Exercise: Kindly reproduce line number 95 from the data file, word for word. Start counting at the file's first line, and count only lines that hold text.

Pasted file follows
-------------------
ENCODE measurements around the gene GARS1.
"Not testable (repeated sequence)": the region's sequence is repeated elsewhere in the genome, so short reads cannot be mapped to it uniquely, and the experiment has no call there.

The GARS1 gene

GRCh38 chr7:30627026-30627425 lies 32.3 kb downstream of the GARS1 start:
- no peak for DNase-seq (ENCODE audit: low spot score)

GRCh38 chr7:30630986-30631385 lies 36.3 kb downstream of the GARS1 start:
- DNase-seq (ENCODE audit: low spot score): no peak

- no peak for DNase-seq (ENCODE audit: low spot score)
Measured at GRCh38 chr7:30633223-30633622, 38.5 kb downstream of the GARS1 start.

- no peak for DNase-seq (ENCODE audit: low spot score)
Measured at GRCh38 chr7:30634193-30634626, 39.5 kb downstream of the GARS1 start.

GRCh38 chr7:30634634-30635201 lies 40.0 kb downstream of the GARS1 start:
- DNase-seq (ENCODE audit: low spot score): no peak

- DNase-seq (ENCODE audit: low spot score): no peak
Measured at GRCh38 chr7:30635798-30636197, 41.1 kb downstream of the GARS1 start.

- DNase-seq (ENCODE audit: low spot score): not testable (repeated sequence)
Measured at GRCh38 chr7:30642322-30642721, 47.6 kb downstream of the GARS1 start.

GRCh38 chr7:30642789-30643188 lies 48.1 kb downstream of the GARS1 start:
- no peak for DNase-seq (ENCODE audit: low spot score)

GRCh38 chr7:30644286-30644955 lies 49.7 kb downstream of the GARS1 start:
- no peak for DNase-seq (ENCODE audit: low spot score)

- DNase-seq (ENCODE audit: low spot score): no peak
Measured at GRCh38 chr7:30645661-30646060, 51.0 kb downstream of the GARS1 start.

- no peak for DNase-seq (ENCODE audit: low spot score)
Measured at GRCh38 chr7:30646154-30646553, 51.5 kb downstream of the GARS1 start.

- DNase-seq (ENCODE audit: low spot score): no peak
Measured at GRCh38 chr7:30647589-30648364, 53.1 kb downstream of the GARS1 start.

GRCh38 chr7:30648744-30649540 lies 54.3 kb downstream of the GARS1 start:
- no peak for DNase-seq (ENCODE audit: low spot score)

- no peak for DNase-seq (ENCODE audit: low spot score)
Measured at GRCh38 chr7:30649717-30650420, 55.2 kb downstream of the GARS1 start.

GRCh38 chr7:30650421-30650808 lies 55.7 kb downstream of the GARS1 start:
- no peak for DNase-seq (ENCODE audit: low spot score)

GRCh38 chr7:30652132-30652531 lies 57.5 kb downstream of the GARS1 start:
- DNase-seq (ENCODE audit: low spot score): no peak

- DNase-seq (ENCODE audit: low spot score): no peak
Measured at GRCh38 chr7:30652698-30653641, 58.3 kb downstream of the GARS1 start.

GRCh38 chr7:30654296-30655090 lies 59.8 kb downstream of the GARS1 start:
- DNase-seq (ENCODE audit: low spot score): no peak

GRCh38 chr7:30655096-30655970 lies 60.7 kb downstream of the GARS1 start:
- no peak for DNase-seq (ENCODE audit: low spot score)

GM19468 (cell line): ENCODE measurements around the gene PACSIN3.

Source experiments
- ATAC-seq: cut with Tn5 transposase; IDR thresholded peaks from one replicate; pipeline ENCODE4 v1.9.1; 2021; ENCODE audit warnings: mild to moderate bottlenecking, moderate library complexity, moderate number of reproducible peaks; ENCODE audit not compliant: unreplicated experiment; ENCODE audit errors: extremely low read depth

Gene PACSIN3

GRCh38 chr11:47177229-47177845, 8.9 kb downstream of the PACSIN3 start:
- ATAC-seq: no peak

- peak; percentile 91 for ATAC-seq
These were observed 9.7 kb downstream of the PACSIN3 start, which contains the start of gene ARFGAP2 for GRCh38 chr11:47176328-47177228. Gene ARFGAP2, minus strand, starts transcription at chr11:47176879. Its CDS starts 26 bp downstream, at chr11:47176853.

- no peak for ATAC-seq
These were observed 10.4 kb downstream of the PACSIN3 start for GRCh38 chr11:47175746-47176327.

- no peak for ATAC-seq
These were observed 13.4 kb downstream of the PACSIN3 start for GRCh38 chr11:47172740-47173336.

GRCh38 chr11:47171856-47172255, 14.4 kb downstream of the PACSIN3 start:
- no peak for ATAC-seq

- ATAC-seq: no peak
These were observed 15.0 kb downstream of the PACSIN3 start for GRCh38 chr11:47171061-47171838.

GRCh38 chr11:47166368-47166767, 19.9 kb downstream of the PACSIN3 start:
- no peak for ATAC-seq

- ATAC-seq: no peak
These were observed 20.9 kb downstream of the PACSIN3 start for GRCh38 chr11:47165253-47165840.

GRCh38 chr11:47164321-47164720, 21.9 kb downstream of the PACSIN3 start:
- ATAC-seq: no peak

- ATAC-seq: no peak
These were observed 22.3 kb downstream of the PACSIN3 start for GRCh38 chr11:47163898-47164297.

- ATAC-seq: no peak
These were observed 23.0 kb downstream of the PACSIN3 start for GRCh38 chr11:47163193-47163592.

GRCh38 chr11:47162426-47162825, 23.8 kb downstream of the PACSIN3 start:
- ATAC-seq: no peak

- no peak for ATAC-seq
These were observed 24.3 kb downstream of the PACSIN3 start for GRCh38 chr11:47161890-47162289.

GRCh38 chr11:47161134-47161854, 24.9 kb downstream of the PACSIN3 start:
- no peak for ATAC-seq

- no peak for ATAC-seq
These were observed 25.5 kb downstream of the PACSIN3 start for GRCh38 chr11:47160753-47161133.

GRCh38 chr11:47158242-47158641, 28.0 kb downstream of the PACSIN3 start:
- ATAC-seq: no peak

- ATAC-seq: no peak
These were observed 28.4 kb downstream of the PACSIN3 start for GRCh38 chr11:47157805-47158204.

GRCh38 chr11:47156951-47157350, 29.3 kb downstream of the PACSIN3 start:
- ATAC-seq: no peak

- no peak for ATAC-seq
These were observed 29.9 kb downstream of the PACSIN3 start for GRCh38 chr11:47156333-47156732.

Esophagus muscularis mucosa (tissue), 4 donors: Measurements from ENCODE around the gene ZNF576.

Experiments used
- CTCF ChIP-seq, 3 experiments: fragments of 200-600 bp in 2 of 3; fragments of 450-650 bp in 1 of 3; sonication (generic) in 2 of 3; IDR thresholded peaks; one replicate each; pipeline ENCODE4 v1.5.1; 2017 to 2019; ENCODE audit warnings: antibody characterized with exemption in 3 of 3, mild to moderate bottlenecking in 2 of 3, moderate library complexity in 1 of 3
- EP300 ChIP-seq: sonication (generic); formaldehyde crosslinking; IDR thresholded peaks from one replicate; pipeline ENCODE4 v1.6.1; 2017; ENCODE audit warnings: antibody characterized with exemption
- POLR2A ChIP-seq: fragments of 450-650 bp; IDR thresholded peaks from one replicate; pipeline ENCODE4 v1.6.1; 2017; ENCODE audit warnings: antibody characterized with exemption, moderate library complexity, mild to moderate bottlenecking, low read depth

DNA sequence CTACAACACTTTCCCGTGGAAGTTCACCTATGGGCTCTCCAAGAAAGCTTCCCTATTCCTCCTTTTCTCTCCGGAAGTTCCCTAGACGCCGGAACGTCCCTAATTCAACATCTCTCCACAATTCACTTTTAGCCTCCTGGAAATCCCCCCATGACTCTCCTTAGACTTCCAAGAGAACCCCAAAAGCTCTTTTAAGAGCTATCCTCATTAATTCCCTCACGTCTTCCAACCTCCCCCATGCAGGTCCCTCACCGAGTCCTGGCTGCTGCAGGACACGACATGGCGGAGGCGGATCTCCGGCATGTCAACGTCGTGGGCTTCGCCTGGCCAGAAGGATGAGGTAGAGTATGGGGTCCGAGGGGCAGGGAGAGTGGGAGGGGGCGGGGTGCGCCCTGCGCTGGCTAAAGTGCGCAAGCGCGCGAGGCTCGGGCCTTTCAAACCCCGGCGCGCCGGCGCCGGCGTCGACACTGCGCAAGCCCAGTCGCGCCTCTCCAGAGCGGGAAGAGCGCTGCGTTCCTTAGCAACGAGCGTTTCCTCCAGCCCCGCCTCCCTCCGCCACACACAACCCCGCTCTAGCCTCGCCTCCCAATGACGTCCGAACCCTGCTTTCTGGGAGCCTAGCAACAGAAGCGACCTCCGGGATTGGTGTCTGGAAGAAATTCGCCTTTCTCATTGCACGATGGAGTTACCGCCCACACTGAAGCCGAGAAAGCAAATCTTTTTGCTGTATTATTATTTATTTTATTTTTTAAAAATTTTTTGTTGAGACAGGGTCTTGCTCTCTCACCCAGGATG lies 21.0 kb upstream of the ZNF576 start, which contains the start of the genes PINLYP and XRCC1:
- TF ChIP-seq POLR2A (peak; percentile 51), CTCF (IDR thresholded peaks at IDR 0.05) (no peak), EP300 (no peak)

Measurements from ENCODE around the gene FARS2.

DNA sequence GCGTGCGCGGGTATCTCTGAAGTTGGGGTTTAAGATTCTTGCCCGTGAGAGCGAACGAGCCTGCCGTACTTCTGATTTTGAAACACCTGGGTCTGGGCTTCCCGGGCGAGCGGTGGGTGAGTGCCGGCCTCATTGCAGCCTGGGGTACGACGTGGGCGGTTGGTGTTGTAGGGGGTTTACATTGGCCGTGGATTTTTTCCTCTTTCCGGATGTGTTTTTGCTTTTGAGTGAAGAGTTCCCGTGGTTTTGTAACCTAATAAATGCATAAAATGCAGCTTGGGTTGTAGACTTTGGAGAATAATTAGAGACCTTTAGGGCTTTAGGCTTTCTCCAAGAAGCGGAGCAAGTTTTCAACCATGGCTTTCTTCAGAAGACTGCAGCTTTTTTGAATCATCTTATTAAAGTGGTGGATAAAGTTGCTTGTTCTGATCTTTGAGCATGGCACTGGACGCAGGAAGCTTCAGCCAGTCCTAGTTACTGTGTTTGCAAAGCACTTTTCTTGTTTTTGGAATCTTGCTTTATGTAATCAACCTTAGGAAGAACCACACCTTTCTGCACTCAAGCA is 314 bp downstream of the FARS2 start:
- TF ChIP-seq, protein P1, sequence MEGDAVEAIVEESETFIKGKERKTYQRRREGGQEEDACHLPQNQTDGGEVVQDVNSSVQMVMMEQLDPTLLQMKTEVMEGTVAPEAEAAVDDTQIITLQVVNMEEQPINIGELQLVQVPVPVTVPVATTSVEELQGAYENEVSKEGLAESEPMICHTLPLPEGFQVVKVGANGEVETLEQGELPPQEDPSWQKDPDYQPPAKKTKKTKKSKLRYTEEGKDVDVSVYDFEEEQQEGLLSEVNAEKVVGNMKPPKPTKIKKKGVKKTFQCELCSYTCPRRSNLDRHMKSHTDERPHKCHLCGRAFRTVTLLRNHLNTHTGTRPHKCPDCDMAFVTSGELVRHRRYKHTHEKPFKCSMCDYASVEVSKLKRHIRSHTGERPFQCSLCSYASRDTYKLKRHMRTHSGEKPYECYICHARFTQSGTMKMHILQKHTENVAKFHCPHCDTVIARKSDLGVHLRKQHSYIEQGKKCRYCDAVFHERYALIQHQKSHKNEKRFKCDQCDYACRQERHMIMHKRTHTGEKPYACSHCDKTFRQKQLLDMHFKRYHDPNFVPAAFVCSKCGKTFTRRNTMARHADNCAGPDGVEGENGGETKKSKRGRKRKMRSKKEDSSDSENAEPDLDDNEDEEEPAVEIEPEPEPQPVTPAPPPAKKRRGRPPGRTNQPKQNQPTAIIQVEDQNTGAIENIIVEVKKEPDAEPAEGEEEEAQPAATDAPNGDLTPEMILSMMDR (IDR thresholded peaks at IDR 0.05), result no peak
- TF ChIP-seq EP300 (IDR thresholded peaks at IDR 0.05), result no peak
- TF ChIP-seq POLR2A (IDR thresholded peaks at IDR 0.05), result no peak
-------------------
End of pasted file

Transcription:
- TF ChIP-seq POLR2A (IDR thresholded peaks at IDR 0.05), result no peak